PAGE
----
Want to take a spin around town in 1892 Ypsilanti, but can't afford to buy a new bike? No worries: just pop down to the Ypsilanti Commercial offices at 316 North Huron (between Emmet and Cross) and rent one for a mere 15 cents per hour (about $3.60 today).
Not only did the paper rent bikes, they also sold them. At least, they sold the Elliott Hickory Bicycle, a model sporting two wooden wheels with tires that were "fastened" on. "Yes, FASTENED on," says the ad below. "They are not pasted on nor glued on, but so fastened that if worn to shreds the shreds would still be fast to wheel." Dusty D is not sure why riding on shreds is being advertised as a feature, as opposed to a nice soft tire, but I'm not a bigtime newspaper editor-slash-bicycle purveyor, and as such--clearly wiser minds than mine have made this ad.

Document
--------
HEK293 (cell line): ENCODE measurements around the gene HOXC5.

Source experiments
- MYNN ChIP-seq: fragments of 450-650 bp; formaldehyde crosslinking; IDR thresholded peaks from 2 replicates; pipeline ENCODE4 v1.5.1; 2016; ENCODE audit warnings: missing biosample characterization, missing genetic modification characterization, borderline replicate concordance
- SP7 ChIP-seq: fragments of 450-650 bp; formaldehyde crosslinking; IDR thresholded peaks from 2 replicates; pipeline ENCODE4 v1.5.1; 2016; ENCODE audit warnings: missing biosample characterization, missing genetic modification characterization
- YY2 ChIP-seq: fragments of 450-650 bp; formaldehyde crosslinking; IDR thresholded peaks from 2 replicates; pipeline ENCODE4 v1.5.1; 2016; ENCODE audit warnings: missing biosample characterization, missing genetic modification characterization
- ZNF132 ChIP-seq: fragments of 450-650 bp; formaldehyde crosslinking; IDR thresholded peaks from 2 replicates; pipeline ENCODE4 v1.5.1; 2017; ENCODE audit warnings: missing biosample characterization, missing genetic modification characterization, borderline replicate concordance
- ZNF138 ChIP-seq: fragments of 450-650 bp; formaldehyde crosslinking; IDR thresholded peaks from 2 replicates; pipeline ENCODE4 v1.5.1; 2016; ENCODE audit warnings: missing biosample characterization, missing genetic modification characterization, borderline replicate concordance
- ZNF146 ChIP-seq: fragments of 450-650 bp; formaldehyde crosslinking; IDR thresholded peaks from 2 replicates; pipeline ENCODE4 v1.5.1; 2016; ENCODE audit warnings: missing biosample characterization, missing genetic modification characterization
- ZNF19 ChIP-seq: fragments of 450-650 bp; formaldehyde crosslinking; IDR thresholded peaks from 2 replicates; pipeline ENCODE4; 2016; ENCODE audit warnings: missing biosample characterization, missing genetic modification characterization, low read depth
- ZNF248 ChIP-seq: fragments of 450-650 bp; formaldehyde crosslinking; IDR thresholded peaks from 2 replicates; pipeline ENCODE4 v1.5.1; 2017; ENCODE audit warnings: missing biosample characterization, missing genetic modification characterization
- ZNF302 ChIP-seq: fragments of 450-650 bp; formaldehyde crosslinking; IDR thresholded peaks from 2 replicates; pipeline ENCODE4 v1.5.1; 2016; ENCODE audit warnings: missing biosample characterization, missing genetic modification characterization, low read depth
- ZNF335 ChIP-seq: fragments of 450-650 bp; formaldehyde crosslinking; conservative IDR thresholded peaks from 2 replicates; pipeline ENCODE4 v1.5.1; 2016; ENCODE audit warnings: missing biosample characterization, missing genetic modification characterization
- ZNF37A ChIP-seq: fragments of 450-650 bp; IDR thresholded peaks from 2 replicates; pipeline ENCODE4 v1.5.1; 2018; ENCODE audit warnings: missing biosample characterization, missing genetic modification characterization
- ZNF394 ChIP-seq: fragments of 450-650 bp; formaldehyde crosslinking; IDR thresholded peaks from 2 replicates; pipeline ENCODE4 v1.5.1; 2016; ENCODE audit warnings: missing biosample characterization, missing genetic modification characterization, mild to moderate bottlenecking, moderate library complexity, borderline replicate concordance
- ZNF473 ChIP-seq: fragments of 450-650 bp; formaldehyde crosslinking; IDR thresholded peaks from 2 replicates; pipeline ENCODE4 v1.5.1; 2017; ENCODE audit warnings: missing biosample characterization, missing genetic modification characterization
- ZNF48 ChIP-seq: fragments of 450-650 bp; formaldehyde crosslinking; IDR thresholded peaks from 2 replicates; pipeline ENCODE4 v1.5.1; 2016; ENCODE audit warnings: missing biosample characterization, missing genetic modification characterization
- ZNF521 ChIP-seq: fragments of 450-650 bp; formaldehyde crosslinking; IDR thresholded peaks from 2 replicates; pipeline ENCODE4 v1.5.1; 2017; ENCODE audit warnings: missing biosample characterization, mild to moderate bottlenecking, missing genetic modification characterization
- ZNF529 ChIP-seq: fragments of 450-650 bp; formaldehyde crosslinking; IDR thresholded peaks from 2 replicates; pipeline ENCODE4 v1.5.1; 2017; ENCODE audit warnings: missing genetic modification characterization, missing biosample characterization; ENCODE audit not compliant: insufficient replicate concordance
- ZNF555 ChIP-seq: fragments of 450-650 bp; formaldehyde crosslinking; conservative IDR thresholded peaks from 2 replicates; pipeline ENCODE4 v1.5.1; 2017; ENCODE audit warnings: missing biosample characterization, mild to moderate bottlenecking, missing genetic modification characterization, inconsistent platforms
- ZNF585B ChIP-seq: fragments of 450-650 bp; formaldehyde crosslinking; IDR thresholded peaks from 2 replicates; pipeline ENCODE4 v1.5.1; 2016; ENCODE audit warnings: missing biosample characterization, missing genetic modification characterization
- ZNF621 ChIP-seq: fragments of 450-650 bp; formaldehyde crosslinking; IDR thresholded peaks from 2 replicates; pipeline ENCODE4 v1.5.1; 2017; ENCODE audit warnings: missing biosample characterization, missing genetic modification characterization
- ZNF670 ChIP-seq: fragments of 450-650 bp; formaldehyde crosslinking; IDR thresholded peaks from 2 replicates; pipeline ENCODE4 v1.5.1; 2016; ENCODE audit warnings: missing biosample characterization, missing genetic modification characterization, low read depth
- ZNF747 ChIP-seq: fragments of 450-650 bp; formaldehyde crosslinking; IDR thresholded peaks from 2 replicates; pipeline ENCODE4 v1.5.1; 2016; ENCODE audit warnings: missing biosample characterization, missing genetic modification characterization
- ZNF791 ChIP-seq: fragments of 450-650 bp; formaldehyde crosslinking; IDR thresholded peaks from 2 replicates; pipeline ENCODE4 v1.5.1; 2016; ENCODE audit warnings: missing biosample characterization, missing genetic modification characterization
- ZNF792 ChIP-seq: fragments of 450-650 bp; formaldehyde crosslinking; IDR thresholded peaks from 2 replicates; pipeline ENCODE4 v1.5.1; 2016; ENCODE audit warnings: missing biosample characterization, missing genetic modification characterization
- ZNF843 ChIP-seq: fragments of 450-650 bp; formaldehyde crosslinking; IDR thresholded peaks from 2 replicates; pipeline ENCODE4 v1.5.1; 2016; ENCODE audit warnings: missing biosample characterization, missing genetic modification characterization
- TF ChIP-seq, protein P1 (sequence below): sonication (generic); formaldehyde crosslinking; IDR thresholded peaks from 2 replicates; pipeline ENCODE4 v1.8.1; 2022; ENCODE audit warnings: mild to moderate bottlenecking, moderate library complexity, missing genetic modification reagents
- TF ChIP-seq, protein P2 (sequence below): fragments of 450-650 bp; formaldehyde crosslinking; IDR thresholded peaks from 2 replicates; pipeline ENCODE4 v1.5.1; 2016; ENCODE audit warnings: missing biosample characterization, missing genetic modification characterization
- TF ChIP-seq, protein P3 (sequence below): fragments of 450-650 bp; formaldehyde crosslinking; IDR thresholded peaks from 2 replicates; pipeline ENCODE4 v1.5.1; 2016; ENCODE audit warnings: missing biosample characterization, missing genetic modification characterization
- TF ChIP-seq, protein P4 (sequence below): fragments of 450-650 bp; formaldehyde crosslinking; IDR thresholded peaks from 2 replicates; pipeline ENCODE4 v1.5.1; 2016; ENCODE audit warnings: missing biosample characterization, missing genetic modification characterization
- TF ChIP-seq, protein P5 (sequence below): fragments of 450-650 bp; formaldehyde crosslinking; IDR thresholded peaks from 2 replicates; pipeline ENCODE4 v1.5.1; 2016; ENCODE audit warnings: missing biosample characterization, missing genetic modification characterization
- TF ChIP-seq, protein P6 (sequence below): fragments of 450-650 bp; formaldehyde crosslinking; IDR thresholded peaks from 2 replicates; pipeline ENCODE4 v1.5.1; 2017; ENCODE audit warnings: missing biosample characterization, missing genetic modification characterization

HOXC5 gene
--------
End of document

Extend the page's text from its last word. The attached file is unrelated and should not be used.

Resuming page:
The paper at this time was headed by Henry Coe, assisted by his brother Fred. Henry's twin career of newspaper editor and bicycle seller and livery manager seems to have been a short one. The Commercial continued for another eight years, but mentions of the bike livery vanish in short order from the paper. Perhaps it wasn't much of a loss; the livery had consisted of a fleet of only two bikes. The onetime cobblestones on many downtown streets might have made short order of those four wooden wheels (mounted to frames without shock absorbers), whether festooned with tenacious shreds or no.
Yet another brief flash of the onetime plethora of oddball business ventures in our town.